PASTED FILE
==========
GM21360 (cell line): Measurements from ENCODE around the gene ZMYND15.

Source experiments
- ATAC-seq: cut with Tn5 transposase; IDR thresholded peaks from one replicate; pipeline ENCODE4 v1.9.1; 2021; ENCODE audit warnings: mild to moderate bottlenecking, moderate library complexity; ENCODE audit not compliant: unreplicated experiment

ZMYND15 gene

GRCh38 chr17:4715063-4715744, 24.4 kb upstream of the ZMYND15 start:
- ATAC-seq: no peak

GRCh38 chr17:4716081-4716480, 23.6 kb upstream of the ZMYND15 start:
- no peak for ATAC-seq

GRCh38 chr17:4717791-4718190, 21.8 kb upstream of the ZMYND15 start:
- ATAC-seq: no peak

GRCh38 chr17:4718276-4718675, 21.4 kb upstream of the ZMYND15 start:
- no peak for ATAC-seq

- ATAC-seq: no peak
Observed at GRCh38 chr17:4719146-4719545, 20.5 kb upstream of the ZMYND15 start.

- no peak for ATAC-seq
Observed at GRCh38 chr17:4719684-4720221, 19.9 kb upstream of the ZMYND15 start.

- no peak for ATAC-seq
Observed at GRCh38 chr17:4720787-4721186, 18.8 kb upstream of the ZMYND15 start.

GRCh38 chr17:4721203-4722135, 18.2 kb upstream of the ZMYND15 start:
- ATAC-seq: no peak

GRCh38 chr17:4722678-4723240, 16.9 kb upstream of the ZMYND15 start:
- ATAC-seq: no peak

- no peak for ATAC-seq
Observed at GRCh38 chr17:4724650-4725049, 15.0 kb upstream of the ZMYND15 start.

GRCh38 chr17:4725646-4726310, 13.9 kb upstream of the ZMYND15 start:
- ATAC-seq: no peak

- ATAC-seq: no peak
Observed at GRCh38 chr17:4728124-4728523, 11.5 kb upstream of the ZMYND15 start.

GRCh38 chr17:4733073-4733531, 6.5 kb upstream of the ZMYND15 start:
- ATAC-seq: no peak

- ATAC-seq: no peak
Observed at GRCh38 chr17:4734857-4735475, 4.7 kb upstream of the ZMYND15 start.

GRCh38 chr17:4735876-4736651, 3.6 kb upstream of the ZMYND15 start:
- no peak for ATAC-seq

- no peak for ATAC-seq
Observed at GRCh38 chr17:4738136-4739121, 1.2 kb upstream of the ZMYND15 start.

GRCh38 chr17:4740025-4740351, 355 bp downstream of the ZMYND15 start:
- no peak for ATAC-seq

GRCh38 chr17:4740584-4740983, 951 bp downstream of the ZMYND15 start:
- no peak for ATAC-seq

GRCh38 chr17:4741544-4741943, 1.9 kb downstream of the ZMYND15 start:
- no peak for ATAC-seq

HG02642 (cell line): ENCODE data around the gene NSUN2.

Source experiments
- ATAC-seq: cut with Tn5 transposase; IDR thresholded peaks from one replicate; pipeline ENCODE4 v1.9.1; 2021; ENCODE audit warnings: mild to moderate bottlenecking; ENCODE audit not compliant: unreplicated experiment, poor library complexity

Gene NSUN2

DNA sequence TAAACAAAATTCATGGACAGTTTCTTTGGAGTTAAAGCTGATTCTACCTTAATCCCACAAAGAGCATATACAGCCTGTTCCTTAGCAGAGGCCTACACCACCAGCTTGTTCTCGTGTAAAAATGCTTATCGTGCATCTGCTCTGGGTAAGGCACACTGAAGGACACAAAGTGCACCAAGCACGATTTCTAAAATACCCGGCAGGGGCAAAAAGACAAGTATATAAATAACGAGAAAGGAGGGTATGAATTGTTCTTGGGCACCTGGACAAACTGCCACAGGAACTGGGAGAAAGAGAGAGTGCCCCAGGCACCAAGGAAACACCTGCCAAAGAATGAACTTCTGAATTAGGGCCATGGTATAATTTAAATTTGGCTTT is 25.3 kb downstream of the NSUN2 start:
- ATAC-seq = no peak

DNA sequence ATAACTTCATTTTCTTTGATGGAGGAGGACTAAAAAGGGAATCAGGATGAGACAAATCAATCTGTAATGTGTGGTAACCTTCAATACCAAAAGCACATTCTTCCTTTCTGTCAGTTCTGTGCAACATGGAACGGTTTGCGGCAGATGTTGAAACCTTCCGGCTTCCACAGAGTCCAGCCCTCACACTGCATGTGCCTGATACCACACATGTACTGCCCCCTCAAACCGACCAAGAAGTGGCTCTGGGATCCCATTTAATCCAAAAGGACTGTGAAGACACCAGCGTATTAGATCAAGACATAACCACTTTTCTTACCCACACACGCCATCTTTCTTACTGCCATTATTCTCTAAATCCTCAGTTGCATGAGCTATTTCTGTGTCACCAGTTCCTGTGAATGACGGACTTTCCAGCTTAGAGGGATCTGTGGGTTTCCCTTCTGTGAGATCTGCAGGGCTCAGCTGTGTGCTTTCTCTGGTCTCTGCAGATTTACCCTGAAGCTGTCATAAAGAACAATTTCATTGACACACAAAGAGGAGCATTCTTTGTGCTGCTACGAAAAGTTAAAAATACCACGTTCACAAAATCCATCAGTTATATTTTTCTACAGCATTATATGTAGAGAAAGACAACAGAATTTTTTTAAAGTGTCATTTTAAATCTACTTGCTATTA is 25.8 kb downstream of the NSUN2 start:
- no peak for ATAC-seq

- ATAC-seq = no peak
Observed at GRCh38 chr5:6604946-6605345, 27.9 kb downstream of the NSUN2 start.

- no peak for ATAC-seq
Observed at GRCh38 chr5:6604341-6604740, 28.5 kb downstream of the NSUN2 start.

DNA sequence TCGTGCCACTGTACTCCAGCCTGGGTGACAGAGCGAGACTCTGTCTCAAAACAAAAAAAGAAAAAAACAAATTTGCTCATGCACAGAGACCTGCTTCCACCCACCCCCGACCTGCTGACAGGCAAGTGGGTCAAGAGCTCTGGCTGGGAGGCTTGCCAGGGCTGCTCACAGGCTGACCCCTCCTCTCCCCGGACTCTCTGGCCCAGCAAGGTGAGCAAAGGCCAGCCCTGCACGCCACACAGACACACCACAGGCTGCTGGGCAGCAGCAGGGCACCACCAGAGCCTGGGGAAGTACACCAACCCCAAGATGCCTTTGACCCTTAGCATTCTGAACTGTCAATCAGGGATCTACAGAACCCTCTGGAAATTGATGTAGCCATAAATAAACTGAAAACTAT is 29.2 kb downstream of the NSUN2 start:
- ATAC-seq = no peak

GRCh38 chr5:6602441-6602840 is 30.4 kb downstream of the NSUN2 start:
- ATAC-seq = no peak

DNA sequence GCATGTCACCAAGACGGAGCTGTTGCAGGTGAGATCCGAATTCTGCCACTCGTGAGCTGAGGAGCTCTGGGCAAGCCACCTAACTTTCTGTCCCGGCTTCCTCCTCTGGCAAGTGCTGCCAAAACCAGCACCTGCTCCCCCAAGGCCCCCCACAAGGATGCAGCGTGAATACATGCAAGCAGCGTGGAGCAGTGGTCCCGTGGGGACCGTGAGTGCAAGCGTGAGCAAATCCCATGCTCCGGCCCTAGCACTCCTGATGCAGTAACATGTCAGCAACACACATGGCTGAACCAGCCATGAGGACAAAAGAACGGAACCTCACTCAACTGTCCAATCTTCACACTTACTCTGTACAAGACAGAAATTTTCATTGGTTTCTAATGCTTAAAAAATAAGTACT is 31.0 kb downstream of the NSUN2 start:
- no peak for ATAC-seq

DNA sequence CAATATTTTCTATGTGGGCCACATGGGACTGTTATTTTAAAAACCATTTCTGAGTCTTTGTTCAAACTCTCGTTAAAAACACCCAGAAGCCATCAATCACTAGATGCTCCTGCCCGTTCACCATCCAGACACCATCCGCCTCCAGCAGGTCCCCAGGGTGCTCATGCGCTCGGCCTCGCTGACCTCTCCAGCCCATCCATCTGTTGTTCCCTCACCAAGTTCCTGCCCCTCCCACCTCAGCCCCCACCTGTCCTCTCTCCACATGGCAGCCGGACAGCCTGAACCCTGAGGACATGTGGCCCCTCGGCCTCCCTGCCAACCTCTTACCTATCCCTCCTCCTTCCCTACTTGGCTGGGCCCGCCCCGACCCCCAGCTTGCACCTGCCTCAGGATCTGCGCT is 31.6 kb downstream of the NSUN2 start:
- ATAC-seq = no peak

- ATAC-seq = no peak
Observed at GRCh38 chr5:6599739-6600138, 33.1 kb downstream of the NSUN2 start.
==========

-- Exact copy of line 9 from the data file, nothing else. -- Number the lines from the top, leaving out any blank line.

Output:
GRCh38 chr17:4717791-4718190, 21.8 kb upstream of the ZMYND15 start: